Immortalised on canvas: Chris Sullivan’s portrait of the face behind Shapersofthe80s
◼ ONE OF THE BRAVEST things I’ve ever done – apart from disagree with a newspaper editor – was to pose for my portrait, as mine is the kind of family who can’t boast even one ancestor committed to oil on canvas. So when Eighties uber-Wag Chris Sullivan offered to paint me in the style of one of his Latin band Blue Rondo’s wittily cubistic 12-inch record sleeves, I jumped at the chance to look like any of those cool guys on Me And Mr Sanchez in 1981.
So here I am [up top] and the result is strangely hypnotic, if not actually cubistic – “More vorticist than anything else,” says Chris, though we agreed perhaps closer to the audacious David Bomberg’s later work and that suits me down to the ground, a rebel 20th-century style that veers towards abstract and also hints at dynamism. Chris posted the portrait at Facebook and amazing numbers of people said he’d caught the eyes very well, and going by this photo that he took when he handed the canvas over to me last week, I am bound to agree!
The Sullivan style on a Blue Rondo sleeve from 1981, itself a convincing echo of Picasso’s Tres Musicos of 1921
How it came about was through his new book Rebel Rebel which comes out in May (after a gestation lasting about four years!). He invited friends to crowd-fund the project through Unbound Books and when I saw that the prize offered for the topmost pledge was a Rondo-esque portrait, I snapped it up (never forget Sullivan switched from fashion onto the fine-art course while at St Martin’s and turned out a lot of visual material right through the 1990s, quite apart from designing the dreamworld interior of his Wag Club in Soho).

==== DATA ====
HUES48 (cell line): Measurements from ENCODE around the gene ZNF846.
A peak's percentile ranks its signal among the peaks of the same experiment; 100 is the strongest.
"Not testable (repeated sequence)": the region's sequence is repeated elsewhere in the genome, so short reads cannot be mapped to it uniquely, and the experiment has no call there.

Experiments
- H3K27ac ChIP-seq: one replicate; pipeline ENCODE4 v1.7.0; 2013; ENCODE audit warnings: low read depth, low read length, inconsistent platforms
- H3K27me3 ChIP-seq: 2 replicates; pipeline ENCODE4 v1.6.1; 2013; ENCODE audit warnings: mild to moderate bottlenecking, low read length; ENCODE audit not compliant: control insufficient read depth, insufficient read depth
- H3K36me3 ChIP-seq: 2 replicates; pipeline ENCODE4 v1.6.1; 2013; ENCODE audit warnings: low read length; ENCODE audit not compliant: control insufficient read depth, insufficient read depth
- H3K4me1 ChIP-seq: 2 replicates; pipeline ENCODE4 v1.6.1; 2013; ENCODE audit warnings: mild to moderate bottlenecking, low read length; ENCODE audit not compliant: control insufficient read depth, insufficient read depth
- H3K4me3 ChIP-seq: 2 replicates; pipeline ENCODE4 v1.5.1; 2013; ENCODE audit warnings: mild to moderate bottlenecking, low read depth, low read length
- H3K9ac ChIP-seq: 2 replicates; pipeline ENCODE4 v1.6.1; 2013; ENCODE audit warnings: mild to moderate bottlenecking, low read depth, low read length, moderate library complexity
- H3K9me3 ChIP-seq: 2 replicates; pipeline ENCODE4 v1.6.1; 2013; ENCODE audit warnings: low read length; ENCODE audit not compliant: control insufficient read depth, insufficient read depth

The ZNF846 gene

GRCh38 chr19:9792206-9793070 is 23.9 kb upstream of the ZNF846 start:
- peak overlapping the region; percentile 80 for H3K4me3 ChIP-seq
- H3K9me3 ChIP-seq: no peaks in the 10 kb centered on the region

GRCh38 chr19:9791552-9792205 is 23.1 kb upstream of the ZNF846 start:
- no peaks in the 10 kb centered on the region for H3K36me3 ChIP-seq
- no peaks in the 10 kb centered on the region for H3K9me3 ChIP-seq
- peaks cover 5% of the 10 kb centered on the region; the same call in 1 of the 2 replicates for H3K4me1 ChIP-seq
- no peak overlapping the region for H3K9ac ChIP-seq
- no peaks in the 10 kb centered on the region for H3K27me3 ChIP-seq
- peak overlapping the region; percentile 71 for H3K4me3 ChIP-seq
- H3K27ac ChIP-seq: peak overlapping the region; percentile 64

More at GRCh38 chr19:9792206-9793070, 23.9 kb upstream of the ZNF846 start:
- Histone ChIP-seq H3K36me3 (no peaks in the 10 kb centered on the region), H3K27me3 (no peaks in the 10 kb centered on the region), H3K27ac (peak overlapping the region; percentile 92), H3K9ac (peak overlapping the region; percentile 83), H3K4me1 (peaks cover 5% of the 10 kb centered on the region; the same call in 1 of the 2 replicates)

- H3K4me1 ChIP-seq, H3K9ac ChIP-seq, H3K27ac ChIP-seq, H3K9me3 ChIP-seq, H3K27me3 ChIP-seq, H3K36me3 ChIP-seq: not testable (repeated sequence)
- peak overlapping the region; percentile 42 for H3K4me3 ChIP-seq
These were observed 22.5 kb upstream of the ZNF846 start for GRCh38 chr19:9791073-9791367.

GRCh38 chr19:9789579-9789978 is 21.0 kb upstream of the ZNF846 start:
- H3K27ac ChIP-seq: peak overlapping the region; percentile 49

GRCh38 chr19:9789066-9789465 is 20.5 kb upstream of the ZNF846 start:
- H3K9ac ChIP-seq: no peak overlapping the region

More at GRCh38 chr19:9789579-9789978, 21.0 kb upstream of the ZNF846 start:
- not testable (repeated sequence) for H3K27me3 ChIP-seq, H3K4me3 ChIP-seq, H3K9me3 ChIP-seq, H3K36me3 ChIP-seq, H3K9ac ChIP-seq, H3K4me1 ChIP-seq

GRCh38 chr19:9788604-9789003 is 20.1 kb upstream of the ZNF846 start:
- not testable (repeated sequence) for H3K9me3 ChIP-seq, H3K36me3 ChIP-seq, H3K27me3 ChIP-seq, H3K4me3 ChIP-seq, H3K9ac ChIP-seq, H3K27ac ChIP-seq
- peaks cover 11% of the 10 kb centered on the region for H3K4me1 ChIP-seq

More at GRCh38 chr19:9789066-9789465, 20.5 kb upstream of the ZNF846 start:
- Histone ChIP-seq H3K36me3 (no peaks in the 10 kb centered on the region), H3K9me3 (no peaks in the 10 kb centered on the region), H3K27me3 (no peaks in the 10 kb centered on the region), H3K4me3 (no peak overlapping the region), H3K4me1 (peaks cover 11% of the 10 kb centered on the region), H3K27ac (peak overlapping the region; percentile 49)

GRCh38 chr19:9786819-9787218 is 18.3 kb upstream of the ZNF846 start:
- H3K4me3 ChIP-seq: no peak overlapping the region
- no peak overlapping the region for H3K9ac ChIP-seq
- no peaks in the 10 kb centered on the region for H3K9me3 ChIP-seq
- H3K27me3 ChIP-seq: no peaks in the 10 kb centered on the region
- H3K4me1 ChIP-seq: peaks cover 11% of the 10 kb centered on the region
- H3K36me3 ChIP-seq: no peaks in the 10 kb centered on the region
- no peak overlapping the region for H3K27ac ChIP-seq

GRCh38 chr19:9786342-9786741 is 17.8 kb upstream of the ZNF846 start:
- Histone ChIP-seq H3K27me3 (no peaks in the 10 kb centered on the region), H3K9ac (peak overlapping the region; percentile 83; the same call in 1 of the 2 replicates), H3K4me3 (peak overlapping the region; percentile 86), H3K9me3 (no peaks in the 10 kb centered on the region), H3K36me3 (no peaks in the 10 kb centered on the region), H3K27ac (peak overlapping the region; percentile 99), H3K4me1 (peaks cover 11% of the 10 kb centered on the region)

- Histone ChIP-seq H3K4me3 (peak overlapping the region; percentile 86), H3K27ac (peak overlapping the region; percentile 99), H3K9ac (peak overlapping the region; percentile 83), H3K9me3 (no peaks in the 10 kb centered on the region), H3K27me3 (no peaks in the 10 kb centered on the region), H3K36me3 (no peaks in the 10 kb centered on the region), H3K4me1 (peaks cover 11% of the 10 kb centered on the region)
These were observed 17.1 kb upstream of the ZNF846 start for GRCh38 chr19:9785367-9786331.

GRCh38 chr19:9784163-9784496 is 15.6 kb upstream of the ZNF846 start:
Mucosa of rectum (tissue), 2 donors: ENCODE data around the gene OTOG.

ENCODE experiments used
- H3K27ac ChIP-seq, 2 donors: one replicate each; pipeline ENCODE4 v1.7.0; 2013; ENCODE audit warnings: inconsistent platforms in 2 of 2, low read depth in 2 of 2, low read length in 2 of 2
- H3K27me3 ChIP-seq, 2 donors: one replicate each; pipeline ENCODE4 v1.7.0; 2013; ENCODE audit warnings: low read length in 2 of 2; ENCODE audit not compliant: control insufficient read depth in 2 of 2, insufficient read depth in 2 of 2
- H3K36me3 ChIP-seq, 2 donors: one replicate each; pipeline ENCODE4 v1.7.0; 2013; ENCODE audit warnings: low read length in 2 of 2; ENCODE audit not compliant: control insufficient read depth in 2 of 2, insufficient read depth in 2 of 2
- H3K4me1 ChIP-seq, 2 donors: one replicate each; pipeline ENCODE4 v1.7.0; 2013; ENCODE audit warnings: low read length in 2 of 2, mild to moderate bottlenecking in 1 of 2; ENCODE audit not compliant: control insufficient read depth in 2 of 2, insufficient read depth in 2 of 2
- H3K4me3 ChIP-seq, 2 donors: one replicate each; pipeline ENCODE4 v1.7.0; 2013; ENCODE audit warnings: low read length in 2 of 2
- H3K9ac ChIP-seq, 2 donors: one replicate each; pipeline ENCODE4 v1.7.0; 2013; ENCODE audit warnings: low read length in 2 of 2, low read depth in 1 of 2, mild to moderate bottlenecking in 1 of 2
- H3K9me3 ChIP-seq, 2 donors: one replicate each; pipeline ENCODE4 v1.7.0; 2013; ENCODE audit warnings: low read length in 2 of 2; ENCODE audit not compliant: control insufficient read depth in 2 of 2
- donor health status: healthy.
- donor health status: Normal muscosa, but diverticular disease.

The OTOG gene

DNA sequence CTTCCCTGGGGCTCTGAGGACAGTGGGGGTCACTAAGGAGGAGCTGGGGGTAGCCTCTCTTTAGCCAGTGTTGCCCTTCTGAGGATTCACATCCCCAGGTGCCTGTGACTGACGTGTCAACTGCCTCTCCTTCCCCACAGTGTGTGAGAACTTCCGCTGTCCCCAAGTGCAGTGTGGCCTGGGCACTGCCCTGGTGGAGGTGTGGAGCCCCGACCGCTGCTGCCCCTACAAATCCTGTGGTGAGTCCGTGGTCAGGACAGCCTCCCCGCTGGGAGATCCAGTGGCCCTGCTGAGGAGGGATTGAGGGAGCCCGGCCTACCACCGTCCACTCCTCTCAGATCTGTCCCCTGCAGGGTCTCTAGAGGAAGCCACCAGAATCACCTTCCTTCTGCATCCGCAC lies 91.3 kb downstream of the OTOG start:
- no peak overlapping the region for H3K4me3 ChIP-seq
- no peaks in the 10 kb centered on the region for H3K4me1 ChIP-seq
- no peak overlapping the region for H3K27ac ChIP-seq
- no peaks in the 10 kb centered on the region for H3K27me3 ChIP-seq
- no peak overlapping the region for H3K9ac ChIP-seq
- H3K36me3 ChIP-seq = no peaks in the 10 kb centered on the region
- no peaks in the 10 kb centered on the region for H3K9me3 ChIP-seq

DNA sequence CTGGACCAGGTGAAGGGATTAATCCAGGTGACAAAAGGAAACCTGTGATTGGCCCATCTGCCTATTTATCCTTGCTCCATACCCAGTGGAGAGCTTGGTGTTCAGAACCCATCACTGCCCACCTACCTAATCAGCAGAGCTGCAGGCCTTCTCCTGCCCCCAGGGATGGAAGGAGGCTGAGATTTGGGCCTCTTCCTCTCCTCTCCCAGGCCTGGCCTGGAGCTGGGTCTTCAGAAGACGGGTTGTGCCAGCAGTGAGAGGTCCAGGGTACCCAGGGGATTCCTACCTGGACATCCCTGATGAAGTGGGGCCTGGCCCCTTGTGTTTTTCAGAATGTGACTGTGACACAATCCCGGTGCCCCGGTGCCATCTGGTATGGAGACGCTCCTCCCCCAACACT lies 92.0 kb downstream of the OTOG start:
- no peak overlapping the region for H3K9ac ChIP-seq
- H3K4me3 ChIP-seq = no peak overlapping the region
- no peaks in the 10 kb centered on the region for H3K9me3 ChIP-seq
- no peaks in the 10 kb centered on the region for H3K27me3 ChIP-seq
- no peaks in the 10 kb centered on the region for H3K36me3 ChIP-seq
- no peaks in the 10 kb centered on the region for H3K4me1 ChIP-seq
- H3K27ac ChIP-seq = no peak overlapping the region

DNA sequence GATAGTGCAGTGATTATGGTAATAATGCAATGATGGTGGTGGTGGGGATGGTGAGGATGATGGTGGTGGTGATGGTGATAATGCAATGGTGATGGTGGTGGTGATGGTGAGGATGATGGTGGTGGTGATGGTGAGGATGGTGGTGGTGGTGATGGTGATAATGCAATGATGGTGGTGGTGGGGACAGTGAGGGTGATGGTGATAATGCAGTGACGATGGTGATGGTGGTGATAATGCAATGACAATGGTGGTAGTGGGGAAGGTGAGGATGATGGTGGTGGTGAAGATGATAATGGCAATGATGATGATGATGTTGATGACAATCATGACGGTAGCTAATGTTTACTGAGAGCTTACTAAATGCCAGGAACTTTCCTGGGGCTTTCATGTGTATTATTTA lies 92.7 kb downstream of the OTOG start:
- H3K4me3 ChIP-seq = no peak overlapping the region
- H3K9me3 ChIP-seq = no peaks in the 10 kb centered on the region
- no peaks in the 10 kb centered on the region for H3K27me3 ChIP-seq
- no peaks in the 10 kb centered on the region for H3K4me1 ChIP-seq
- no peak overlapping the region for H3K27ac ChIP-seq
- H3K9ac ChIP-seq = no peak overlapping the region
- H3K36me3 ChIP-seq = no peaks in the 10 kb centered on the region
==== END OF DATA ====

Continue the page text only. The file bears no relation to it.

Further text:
We discussed all this and more when he asked me onto his Soho Radio show last month for nearly an hour and a half. Somewhere between Bowie’s TVC15 and Was Not Was’s Wheel Me Out, I dared to ask whether the approaching deadline for his book being published and finishing this portrait had provided a trigger for his recent return to painting and drawing. We’ve seen a sudden outpouring of witty caricatures of his friends in a mix of paint and pencil and ink flying around on the web. He almost agreed, saying: “It certainly got my chops together, put it that way. . . I’m not trying to be Rothko or Caravaggio, but I’ve always been a big fan of George Grosz and even Picasso did some caricatures.”
My A3-sized portrait is much more fully worked up in acrylic and crayon on canvas than Sullivan’s fun drawings on paper and even though he started chortling sarcastically when I said I’d wanted him to paint me not out of vanity but for love of Rondo, the fact is I’m chuffed to bits to own an image that makes a substantial statement about his talent. It certainly raises an eyebrow when friends come visiting.
JAWING AT SOHO RADIO ON THE CLUBLAND REVOLUTION (@30mins) AND ART (@55 MINS)
Chris Sullivan: spinning the discs on his show Sullivan’s Suits at Soho Radio while interviewing me on January 30. (Photo by Shapersofthe80s)
➢ Previously at Shapers of the 80s: Sullivan the wag changes hats at the touch of his paintbrush
Posted in art, books, caricature, graphics, interviews, online radio, Pop music